It was a pretty revolutionary feature in 2001
I was playing the two Legend of Zelda Oracle games — Seasons and Ages — on my 3DS recently, and found myself once again appreciating the fairly innovative game-link feature that was implemented by Capcom and Nintendo so many moons ago.
For those of you who aren’t aware, after a proposal to Miyamoto from a Capcom employee, two Oracle games were commissioned by Nintendo for the Game Boy Color as a follow-up to the incredibly successful Game Boy title Link’s Awakening. Just like the Mass Effect series (but six years before it) among a select few other classics, you could transfer progress to another game. Certain parts of the narrative are changed to essentially turn the game into a full sequel rather than an isolated experience.
The two games interact with each other by way of a simple password system (or link cable), which allowed your second game (in any order) to “inherit” characteristics from the other and obtain the true ending/boss fight. While this may seem like just a cheap way to get you to buy both games, Seasons and Ages were each different enough experiences from one another to easily justify a purchase, even without the capability to link them. The key here is that you don’t need to link them to play either game, as each one is perfectly capable of presenting its own solo experience.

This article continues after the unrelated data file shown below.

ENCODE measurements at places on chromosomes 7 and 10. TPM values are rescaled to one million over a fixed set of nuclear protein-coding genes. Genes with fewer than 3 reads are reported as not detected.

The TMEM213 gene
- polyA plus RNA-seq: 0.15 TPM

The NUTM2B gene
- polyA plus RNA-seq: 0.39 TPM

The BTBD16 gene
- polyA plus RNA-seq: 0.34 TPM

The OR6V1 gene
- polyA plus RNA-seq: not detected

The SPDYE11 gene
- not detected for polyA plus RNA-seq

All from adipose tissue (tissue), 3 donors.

While it does take extra effort (and a higher budget) to write dialog and code some form of interaction between multiple games, with the current digital era it would be much easier for titles to interact with one another — say, by reading Trophies or Achievements. While some games actually do that now, it’s not really taken to the level that Oracle or Mass Effect games take it, as the “link” is usually just an ancillary statistics bonus, a simple 1:1 character transfer, or an extra item/currency unlock.
Often times I come into a game expecting a deep integration system, only to find that it’s basically a small checklist of boring on-disc unlocks, with no real sense of progression or relationship between the two games. With the cloud capabilities of the PlayStation 4 and Xbox One, dynamic updates would be easier to implement, and I hope an innovative developer takes advantage of the concept and creates something truly special. As it stands, you can check out this piece of history for yourself with the Oracle games on the 3DS.